• Paleo Banana Bread: This moist banana bread recipe requires almond and tapioca flours. You sweeten this banana bread with a small touch of honey.

Vegan banana bread recipes

How to make banana bread lower in carbs

Keto-friendly low carb banana breads are typically made with banana extract, not real bananas. This is because bananas are naturally high in carbs.

If you search online for keto-friendly banana breads, you’re not going to find bread made with real bananas.

Just one 4-ounce (115-gram) banana contains 26.4 grams of carbs (2).

Though this may not be problematic for most people, some people on ketogenic diets choose to keep their carb intake below 20 grams per day in order to maintain ketosis.

In general, nutritionists recommend keeping carb intake at 20–50 grams per day on the keto diet (13).

A slice of banana bread — even one made with low carb ingredients like almond or coconut flour — can quickly exceed that carb limit (1, 9).

For this reason, people following low carb diets such as the ketogenic diet may recognize that most banana breads won’t fit into their diet unless they opt to keep the portion size small and their total carb count below 50 grams.

However, those following more moderate low carb diets can lower the total carb count of banana bread by using low carb flours like coconut and almond flour, as well as reducing the amount of banana used.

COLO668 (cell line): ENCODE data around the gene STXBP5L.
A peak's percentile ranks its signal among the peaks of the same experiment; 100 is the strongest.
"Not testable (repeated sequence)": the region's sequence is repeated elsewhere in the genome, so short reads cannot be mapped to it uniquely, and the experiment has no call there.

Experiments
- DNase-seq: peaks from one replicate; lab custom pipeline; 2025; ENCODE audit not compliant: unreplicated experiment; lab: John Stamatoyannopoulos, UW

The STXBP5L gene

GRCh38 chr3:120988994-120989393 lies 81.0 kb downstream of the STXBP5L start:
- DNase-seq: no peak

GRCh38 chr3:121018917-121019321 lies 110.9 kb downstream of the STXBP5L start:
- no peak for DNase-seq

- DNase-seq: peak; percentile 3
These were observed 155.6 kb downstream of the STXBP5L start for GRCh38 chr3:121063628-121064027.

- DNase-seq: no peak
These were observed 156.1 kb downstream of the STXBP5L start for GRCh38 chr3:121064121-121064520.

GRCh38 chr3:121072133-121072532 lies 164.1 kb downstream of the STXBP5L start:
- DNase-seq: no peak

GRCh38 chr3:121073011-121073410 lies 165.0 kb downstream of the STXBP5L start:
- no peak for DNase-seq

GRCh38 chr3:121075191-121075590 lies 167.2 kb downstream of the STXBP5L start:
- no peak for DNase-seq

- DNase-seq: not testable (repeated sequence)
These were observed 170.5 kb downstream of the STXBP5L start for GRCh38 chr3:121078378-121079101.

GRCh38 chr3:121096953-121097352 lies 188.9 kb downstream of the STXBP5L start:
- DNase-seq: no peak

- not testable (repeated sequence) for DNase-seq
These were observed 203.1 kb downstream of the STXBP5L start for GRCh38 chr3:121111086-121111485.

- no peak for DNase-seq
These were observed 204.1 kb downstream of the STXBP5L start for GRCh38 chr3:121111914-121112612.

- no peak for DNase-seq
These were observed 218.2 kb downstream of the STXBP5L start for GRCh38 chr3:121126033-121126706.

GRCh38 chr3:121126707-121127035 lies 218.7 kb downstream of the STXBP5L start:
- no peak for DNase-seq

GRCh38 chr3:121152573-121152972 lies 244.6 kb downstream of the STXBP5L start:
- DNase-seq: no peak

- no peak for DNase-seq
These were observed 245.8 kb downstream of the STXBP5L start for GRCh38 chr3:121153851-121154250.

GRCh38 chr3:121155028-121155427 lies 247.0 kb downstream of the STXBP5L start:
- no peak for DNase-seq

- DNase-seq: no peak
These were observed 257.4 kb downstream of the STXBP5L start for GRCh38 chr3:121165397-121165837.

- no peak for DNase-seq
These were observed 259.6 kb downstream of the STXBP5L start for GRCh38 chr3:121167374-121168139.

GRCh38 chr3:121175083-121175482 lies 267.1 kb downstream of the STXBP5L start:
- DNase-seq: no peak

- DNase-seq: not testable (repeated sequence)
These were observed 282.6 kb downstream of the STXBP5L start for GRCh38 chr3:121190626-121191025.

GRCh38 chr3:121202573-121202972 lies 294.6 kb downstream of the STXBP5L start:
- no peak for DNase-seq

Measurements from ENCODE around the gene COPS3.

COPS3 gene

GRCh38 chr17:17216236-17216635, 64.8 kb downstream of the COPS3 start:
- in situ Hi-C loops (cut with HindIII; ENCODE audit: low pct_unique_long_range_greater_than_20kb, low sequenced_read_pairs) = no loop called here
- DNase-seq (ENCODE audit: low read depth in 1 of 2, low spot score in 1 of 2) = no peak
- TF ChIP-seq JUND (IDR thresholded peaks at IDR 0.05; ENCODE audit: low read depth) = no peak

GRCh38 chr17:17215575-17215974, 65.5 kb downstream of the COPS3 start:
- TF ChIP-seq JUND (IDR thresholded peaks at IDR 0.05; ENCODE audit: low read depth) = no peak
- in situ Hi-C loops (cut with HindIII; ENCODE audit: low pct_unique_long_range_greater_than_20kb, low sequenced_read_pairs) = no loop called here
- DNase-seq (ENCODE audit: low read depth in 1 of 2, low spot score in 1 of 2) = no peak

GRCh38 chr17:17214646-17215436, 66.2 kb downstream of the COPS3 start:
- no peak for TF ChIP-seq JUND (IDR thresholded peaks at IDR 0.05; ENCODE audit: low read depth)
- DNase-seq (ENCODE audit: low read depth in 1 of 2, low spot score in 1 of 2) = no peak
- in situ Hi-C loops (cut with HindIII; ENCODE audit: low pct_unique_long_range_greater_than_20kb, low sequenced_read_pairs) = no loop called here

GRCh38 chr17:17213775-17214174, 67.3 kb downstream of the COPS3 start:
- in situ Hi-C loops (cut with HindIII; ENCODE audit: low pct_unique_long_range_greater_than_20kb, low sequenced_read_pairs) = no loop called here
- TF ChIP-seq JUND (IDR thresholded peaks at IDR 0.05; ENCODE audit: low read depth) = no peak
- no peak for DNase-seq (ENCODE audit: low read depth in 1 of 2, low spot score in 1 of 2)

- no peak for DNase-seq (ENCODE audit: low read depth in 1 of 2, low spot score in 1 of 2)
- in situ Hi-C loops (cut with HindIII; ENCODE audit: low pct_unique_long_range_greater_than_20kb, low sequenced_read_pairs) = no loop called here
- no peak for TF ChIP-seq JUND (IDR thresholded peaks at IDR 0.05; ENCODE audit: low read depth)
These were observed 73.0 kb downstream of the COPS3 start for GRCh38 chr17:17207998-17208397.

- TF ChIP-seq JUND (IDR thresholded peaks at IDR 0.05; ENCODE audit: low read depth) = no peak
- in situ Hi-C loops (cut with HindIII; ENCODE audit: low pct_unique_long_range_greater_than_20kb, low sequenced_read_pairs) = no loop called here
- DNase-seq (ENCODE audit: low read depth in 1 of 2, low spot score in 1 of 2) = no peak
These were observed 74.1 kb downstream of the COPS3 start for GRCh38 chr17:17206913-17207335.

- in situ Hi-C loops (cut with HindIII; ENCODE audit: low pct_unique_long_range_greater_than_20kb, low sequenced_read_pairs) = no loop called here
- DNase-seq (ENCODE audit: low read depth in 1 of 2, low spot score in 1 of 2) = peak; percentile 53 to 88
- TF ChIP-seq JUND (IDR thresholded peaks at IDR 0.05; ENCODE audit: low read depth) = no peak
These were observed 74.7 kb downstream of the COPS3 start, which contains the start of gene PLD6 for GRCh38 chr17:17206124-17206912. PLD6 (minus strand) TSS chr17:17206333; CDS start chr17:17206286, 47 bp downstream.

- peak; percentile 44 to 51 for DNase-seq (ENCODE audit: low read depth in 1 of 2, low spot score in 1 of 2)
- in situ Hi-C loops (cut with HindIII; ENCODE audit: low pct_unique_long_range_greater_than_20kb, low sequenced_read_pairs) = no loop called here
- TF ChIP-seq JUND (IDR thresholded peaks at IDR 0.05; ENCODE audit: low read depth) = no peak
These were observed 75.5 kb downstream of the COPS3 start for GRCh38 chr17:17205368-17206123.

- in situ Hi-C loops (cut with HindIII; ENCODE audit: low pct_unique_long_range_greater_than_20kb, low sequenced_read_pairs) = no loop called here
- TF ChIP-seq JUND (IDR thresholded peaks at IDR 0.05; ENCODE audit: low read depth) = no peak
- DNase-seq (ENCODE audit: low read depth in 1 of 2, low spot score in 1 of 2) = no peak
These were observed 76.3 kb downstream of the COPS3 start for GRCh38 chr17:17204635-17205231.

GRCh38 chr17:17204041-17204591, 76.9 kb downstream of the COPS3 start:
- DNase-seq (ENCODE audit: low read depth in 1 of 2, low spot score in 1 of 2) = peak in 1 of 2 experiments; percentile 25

No matter what dietary pattern you follow, you have a variety of banana bread recipes to peruse. You can make banana bread lower in carbs by using low carb flours such as almond and coconut and reducing the amount of added sugar in the recipe.

You may find banana bread delicious, but conventional banana breads tend to be high in added sugar, refined carbs, and calories.

Thus, it’s best to enjoy banana bread occasionally as part of a balanced, nutrient-dense diet.

If you’d like to boost the nutrient density of your banana bread, try adding ingredients high in fiber, protein, vitamins, and minerals, such as nut flours and flaxseed. Cut back on added sugar by replacing sugar with fruit or a zero-calorie sweetener such as monk fruit.

Just one thing

I love banana bread, and I love to experiment with recipes. My favorite recipes use high protein and high fiber ingredients such as coconut and almond flours.

I always make sure to pair my banana bread with filling foods like eggs or natural peanut butter to ensure that my meal or snack becomes as satisfying as possible.